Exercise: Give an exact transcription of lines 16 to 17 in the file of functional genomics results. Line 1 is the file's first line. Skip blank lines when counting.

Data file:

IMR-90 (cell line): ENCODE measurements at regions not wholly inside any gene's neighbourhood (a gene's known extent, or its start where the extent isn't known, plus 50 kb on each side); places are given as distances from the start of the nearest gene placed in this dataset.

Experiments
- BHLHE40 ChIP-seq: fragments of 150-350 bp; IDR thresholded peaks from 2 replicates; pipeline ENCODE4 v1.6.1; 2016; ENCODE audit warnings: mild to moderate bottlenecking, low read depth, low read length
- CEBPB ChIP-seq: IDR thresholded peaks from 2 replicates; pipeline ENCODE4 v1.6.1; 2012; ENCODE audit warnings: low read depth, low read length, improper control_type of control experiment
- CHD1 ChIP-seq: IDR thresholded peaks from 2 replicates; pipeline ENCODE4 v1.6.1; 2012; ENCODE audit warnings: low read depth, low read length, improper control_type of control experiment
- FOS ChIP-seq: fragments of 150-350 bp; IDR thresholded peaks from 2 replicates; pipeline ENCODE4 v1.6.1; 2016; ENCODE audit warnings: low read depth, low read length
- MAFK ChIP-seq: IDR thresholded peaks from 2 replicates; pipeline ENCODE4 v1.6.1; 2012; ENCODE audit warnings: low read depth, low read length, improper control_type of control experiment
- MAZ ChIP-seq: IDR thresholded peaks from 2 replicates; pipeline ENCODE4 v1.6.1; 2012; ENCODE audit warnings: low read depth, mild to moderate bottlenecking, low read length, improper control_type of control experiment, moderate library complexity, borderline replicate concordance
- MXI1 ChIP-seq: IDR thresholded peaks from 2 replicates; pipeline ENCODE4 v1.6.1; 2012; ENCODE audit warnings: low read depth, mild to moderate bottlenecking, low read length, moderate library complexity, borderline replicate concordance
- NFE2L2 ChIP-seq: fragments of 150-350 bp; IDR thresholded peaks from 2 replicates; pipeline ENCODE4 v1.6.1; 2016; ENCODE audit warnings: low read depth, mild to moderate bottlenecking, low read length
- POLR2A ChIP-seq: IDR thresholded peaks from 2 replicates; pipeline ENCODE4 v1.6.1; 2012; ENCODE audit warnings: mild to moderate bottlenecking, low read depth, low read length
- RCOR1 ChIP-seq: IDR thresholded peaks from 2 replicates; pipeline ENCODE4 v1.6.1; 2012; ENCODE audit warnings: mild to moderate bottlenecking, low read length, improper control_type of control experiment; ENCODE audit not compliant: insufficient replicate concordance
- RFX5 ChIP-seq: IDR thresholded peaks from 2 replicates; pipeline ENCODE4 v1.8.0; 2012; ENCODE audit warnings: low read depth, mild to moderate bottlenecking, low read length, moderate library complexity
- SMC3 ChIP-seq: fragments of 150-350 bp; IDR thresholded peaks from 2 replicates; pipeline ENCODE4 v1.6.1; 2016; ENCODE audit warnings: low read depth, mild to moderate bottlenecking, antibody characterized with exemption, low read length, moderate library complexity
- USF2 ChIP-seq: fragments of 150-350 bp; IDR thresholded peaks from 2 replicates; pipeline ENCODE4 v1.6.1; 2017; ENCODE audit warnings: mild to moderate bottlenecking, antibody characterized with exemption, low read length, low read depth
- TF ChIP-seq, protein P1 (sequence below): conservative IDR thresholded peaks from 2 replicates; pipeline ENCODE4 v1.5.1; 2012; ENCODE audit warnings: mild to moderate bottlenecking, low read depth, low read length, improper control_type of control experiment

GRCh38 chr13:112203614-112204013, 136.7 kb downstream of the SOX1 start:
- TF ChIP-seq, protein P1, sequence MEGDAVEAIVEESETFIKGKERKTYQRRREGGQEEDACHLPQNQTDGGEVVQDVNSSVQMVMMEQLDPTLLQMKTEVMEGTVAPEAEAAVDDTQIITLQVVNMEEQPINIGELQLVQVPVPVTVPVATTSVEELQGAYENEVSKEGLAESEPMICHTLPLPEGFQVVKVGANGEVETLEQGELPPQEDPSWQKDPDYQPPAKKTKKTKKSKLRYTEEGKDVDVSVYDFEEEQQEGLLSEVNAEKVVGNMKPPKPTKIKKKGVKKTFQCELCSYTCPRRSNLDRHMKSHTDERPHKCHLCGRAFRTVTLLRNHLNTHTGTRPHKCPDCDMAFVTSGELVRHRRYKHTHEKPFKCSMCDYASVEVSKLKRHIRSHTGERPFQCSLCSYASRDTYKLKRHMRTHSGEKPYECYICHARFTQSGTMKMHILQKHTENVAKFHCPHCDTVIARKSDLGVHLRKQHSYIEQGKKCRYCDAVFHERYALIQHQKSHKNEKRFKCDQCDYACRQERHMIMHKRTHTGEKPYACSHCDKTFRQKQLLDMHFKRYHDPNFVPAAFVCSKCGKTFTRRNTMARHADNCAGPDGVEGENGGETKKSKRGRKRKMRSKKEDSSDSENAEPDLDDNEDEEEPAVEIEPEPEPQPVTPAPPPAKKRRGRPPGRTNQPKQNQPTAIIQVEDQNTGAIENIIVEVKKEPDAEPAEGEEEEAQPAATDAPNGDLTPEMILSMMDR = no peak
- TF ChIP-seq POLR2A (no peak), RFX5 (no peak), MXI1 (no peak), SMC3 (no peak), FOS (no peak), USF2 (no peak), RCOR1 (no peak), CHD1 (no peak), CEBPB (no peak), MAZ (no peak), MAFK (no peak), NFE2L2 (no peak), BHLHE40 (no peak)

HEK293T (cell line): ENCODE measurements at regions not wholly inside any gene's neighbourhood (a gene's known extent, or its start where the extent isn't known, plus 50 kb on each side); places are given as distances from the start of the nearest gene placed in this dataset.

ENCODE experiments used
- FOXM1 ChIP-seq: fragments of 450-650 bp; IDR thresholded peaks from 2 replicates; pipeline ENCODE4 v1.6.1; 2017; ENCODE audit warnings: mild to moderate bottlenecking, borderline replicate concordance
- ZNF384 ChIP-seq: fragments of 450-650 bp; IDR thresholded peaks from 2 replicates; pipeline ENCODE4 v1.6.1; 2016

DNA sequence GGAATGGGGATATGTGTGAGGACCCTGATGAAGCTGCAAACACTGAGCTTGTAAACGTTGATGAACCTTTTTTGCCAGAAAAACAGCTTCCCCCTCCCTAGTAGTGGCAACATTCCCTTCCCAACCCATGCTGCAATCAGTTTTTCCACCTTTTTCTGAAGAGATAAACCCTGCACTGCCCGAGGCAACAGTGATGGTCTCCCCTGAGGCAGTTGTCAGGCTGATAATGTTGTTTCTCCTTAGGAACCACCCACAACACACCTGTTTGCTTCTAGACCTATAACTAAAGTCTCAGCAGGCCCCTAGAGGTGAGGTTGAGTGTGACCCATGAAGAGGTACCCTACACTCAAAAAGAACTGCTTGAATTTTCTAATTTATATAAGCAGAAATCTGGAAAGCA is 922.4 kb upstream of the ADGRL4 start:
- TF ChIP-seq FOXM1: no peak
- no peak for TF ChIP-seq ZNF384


- TF ChIP-seq, protein P1 (sequence below): conservative IDR thresholded peaks from 2 replicates; pipeline ENCODE4 v1.5.1; 2012; ENCODE audit warnings: mild to moderate bottlenecking, low read depth, low read length, improper control_type of control experiment

GRCh38 chr13:112203614-112204013, 136.7 kb downstream of the SOX1 start: